Introducing the cute and sensibly priced network streamer that has some interesting additional features. Let's get connected
The form and function of network audio products has been slowly but surely solidifying around a selection of key functions that we expect them to perform. Within this ‘firming up’ process, some brands have found niches they can use to create products that stand out from the crowd. Auralic has been around since 2009 and in that time has been hard at work creating streaming products that alter the roles and responsibilities of given components.
The Aries Mini is a case in point. This is the most affordable of Auralic’s streaming products, but it has some features that are unusual at this or any other price point. The company describes it as a ‘streaming node’ hinting at the functionality it boasts that’s not commonly seen in products of this nature.
The basic architecture of the Aries Mini is fairly impressive at the price. Built around an ESS Sabre DAC, it offers 32-bit/384kHz capability and the ability handle up to DSD256. This is backed up with internet radio and internal support for Tidal and Qobuz (although oddly not Spotify) as well as AirPlay and Bluetooth. A pair of RCA outputs deliver a line-level signal or can function as a pre-out via control in the app. Alternatively, the coaxial digital output allows you to connect the Aries Mini to a suitable DAC, while a USB-A connection enables driverless hookup to a USB DAC.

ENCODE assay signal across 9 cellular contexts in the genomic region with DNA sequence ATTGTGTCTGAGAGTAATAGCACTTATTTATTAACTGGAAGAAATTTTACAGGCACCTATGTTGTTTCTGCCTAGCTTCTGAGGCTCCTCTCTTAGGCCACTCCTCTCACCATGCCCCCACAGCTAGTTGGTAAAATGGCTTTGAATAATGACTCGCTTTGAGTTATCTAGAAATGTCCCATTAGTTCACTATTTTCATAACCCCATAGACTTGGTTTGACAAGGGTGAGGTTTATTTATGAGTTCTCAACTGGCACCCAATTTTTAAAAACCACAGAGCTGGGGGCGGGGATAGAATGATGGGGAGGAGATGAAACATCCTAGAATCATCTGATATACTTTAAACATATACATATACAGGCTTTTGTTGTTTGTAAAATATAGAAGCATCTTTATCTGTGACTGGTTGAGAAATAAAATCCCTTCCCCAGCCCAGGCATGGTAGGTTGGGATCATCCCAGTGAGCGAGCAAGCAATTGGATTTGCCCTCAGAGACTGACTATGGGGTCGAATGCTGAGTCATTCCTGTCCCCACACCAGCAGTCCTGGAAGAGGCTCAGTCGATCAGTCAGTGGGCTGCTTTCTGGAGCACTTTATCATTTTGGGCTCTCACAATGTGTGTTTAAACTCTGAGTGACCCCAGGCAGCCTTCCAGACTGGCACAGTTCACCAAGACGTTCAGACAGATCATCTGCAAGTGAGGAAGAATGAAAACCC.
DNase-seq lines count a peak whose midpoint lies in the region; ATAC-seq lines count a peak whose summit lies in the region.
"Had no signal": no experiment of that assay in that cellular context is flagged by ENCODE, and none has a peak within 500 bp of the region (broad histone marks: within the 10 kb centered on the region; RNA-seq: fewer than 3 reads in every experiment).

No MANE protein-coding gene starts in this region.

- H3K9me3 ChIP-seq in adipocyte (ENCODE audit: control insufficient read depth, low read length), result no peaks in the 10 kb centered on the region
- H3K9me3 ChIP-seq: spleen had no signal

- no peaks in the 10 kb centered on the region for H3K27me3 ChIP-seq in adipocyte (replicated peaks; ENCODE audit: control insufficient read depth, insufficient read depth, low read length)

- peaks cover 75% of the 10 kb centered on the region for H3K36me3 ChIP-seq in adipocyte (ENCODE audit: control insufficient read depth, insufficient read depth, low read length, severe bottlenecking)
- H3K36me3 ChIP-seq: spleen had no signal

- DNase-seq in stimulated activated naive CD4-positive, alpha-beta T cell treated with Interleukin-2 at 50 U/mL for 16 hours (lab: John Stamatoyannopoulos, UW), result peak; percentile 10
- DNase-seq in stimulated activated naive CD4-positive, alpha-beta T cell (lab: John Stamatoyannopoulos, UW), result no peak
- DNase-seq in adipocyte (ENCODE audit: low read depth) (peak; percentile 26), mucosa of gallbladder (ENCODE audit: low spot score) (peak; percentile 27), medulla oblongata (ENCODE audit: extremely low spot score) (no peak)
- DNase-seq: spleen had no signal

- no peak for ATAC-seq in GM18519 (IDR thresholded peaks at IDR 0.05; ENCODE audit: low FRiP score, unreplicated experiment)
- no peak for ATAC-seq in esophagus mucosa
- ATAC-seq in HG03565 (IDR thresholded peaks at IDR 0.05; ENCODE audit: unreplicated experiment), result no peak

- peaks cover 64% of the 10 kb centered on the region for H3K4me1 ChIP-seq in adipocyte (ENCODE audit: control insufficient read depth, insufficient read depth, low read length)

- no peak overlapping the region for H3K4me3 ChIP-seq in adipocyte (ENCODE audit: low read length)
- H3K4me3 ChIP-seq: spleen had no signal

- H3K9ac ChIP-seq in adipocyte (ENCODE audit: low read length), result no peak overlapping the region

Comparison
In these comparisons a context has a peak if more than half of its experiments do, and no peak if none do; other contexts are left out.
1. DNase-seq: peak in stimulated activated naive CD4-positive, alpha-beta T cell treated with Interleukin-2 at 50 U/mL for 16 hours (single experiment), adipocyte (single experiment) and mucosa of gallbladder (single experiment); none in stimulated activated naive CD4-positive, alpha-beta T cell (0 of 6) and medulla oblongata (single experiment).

From here, the specification heads off in a less conventional direction. As well as its audio decoding hardware, the Auralic is fitted with a quad-core ARM Coretex-A9 processor with 512MB of RAM. On the underside of the chassis there’s a small removable panel that hides a bay that will accept 2.5in hard drives. Fitting one is simple and once done you have a server rather than a streamer – and one that can be connected directly to a DAC or amp with a USB digital input for a largely self-contained system. If you don’t fancy rummaging around the inside of the unit, you can do the same trick with an external drive connected via USB.